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Licensee Who Asserts Patent Infringement Without Having Standing to Sue Must Submit to a Deposition

Wednesday, November 29, 2017   (0 Comments)
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Licensee Who Asserts Patent Infringement Without Having Standing to Sue Must Submit to a Deposition on Standing-Related Issues

By John PaulBrian Kacedon, and James Miller
Edited by Robert MacKichan
(Authors and editors are attorneys at Finnegan, Henderson, Farabow, Garrett & Dunner, LLP.)

Abstract: A license agreement did not transfer all substantial patent rights to a licensee asserting patent infringement because it limited the licensee’s right to sue, exclude, assign, and license the licensed patent. In response to a request for sanctions, the court ordered the licensee to submit to a deposition on topics related to its knowledge of issues related to its standing to sue and its decision to assert the disputed patents.

A licensee suing for patent infringement without the patent owner must have “all substantial rights” in the asserted patents, such that the license is essentially an assignment of those patents. A Texas court in Keith Manufacturing Co. v. Cargo Floors B.V. found that a licensee asserting patent infringement did not have sufficient rights to sue based on a license from a holding company that owned the asserted patents. After finding that the licensee lacked standing, the court ordered the licensee to submit to deposition on topics related to its lack of standing and decision to sue on the patents without joining the licensor.

Background

KMC sued Cargo Floor B.V. for infringing patents on conveyer systems in truck trailers. Cargo Floor asserted that KMC did not own the asserted patents because 1) the former KMC president, Keith Foster, was designated as the sole inventor and patentee, 2) there was no record that the patents were assigned to KMC during Foster’s lifetime, and 3) Foster passed away and probate proceedings for his estate were closed.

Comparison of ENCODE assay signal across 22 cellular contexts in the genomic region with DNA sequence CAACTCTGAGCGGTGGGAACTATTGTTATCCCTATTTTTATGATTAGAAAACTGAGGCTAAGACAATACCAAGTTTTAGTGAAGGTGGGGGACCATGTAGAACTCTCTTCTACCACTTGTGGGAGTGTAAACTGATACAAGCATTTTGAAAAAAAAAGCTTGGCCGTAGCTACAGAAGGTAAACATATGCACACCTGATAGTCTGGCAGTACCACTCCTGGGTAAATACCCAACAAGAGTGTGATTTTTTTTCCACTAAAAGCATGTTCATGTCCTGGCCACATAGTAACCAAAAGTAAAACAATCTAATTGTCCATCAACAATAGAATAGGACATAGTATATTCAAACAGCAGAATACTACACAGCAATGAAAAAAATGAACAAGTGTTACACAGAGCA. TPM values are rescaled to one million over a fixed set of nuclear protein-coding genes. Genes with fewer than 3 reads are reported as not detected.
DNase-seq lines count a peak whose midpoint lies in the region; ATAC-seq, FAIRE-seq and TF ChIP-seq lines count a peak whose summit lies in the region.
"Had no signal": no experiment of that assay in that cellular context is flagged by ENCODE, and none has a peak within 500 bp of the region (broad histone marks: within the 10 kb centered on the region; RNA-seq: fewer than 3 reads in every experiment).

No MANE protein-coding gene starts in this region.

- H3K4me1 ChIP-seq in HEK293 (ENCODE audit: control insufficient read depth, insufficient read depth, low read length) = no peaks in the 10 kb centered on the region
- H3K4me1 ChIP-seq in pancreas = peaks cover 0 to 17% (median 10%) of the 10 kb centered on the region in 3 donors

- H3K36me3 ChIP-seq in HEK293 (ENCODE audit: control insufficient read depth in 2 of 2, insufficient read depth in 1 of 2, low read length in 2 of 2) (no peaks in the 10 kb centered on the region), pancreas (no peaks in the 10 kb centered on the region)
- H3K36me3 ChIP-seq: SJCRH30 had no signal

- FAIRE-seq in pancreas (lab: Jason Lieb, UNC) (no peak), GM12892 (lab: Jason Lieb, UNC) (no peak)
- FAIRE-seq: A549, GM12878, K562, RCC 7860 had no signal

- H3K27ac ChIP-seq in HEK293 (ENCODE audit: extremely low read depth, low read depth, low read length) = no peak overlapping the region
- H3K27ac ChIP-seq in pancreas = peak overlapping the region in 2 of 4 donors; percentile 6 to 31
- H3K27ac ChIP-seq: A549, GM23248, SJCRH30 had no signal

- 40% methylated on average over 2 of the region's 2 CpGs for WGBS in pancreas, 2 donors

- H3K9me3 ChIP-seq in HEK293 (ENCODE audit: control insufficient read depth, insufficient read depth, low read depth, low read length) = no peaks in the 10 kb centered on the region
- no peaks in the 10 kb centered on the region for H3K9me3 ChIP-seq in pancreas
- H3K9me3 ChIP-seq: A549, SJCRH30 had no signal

KMC claimed it had standing to sue on the patents through a license from a holding company, “Keith Investments,” which stood in the position of the owner of Keith Foster’s patents.

The Keith Manufacturing Decision

The court found KMC did not have standing to sue under its own name because the license agreement did not provide KMC with “all substantial rights” for the asserted patents.

First, KMC did not have the right to exclude others, through suit or otherwise, from making, using, or selling the patented devices. Instead, the license only gave KMC the right to make, use, and sell the devices covered by the patents.

Second, the license did not grant KMC the exclusive right to sue infringers for past, present, or future infringement. And, under the license, KMC had the right to defend actions against the licensed patents, but was not obligated to do so. KMC could elect not to defend the licensed patents and allow the licensor to defend them instead.

Third, KMC had no right to assign under the license and that KMC’s right to sublicense under the agreement was uncertain.

Cargo Floor asked the court to sanction KMC for asserting the disputed patents despite its lack of standing. The court partially granted this request by ordering a corporate designee of KMC to submit to deposition on topics related to KMC’s knowledge of standing issues and its decision to assert the disputed patents.

Strategy and Conclusion

Licensees asserting patent infringement must have sufficient rights in the asserted patents in order to have standing to sue. A court may award sanctions where a licensee fails to adequately investigate issues of standing before filing suit.

The Keith Manufacturing opinion can be found here.

This article is for informational purposes and does not constitute legal advice. The views expressed do not necessarily reflect the views of LES (U.S.A. and Canada) or Finnegan, Henderson, Farabow, Garrett & Dunner, LLP.